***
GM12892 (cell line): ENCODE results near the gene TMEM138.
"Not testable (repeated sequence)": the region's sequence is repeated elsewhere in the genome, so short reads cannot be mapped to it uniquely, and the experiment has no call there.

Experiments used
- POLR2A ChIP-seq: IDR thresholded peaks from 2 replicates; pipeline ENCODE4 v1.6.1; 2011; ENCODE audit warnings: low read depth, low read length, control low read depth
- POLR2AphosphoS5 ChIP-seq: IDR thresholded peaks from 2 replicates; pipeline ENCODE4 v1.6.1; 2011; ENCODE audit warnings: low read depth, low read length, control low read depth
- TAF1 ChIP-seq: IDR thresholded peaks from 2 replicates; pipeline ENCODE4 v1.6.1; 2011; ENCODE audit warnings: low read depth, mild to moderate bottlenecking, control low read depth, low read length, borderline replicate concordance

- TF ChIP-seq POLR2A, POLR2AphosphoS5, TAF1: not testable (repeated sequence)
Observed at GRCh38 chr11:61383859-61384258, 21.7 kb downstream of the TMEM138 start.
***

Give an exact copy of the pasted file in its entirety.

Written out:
GM12892 (cell line): ENCODE results near the gene TMEM138.
"Not testable (repeated sequence)": the region's sequence is repeated elsewhere in the genome, so short reads cannot be mapped to it uniquely, and the experiment has no call there.

Experiments used
- POLR2A ChIP-seq: IDR thresholded peaks from 2 replicates; pipeline ENCODE4 v1.6.1; 2011; ENCODE audit warnings: low read depth, low read length, control low read depth
- POLR2AphosphoS5 ChIP-seq: IDR thresholded peaks from 2 replicates; pipeline ENCODE4 v1.6.1; 2011; ENCODE audit warnings: low read depth, low read length, control low read depth
- TAF1 ChIP-seq: IDR thresholded peaks from 2 replicates; pipeline ENCODE4 v1.6.1; 2011; ENCODE audit warnings: low read depth, mild to moderate bottlenecking, control low read depth, low read length, borderline replicate concordance

- TF ChIP-seq POLR2A, POLR2AphosphoS5, TAF1: not testable (repeated sequence)
Observed at GRCh38 chr11:61383859-61384258, 21.7 kb downstream of the TMEM138 start.